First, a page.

Argentina Shows Woes of Land and Money
|December 30, 2001||Posted by Staff under Progress Report, The Progress Report|
Argentina Shows Woes of Land and Money
by Fred E. Foldvary, Senior Editor
In 1900 Argentina was one of the most prosperous countries on earth. Its capital, Buenos Aires, was a world class city like Paris or New York. The Pampas region grew grains and beef to feed the people, with plenty left over for export.
The country is named after “argent,” meaning silver. During the 20th century the silver became tarnished. It was not enough for the people that they were prosperous. They got greedy and wanted free education, health, and welfare. They set up a welfare state. But welfare is not free, as the money has to come from the people in the first place. Taxes then drained the economy of its vitality.
It would not have been so bad if the taxes came from the rent. The rich Pampas and the high-priced urban land would have provided a fountain of funds for welfare. But the rent was kept by the powerful landowners, while the taxes fell on workers. Does one need to be a Ph.D. mathematician to understand that if the taxes come from workers and then get dribbled back as welfare aid, workers will not be better off? Does one need to be a Ph.D. economist to understand that much of the revenue will stick with the government bureaucracy?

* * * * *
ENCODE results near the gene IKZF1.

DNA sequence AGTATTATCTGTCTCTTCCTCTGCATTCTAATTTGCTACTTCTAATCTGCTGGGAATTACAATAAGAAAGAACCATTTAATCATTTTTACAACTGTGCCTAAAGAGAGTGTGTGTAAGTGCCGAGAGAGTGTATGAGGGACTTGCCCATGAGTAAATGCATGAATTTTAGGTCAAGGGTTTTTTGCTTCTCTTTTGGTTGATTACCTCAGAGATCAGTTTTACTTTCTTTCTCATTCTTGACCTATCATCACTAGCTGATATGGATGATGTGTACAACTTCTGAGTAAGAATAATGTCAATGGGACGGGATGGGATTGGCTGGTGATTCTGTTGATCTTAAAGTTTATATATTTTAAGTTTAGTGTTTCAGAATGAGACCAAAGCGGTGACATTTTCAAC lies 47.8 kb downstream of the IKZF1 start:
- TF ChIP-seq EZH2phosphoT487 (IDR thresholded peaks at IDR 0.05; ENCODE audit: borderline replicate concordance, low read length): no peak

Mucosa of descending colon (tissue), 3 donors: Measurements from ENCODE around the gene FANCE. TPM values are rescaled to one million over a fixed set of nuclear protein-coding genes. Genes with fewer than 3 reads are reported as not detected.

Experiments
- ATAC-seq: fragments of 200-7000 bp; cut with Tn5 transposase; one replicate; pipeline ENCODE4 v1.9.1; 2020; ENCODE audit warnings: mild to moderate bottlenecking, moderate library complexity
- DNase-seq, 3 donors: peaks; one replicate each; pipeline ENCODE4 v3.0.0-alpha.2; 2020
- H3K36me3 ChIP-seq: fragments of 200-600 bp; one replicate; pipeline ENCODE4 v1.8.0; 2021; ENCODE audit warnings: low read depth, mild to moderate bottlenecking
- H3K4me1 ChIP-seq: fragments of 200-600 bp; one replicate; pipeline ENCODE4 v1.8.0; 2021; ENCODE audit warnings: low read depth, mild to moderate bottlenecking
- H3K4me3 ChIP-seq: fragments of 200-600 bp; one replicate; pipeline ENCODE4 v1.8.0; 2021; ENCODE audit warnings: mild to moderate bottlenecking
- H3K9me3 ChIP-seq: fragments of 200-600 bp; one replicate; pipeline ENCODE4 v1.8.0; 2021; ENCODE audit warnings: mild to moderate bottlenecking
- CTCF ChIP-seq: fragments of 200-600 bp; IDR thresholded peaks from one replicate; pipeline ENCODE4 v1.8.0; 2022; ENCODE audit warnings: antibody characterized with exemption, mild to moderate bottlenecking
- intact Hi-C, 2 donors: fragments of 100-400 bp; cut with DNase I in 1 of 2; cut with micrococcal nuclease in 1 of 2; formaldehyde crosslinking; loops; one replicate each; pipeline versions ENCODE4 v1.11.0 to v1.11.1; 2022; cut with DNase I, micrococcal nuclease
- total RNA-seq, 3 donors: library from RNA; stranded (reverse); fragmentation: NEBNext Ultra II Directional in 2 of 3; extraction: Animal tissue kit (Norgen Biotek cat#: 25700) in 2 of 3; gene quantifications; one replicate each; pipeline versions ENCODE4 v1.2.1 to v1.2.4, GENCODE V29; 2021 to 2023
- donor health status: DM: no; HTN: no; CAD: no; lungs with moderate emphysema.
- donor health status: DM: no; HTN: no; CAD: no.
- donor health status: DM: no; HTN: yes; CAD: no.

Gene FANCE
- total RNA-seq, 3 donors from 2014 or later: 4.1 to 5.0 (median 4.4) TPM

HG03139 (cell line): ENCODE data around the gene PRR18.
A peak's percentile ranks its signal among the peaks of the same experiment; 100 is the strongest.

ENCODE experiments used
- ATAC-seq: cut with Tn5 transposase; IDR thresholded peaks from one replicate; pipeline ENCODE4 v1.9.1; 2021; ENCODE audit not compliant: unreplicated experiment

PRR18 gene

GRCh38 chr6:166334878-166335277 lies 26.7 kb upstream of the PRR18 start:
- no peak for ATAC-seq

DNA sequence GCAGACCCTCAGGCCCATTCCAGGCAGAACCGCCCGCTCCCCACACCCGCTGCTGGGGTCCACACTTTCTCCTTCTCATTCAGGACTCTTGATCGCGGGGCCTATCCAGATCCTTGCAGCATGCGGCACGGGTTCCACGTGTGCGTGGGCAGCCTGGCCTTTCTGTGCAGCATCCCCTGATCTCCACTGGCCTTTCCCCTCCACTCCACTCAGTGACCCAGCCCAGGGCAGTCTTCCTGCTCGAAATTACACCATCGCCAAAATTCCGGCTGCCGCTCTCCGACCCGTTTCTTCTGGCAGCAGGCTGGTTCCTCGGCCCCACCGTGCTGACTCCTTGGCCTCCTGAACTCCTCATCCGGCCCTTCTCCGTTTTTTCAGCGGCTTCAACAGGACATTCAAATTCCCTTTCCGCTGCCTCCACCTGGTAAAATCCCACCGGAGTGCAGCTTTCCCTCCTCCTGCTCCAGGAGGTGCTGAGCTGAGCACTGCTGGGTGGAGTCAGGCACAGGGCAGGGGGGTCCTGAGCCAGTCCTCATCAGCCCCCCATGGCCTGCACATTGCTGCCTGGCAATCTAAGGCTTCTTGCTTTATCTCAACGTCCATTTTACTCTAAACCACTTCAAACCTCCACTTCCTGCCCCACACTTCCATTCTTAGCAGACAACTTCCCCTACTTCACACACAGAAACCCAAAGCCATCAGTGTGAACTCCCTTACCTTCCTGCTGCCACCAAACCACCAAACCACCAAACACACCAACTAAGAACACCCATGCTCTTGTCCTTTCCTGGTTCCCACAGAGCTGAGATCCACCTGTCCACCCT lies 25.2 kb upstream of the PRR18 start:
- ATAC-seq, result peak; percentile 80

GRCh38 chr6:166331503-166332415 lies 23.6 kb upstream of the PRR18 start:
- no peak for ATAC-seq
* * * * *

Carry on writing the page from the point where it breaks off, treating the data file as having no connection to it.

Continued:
To pay for the welfare, government set the money printing presses at high speed. Since taxes hurt, why not just print more money? Does one need to be a mathematician or economist to understand that this just leads to price inflation, making the money worth less and less? The inflation was a tax on money holdings, further hurting the people.
Because taxes hurt and folks won’t elect governments that tax them too much, the government borrowed funds from abroad to finance the welfare state. Then the government had to pay interest on that debt, adding greatly to government expenses. The debt is now $132 billion; no wonder the Argentines are crying.
Then someone got a brilliant idea. Inflation is bad, so why not just adopt someone else’s sound currency? Other countries were latching on the U.S. dollar, which was only inflating a bit every year rather than losing value with a gallop as in many Latin American countries.
So Argentina based its currency on the U.S. dollar. Inflation did come to a screeching halt. That was good, and for a few years, the Argentine economy recovered. But Argentina was now hostage to U.S. monetary policy and the value of the U.S. dollar. The U.S. dollar has recently been valued high relative to other currencies, making exports expensive and imports cheap. The U.S. gets a lot of imports, but it’s not such a big problem for now because folks in other countries pour in billions into the United States for investment and to buy U.S. debt.
That did not happen in Argentina. U.S. government bonds are considered super safe; is that the case with Argentine bonds? No, especially since if Argentina breaks from the U.S. dollar and devalues its currency, the bonds would lose much of their value. So to borrow funds, the government of Argentina must pay high interest rates, further adding to its expenses.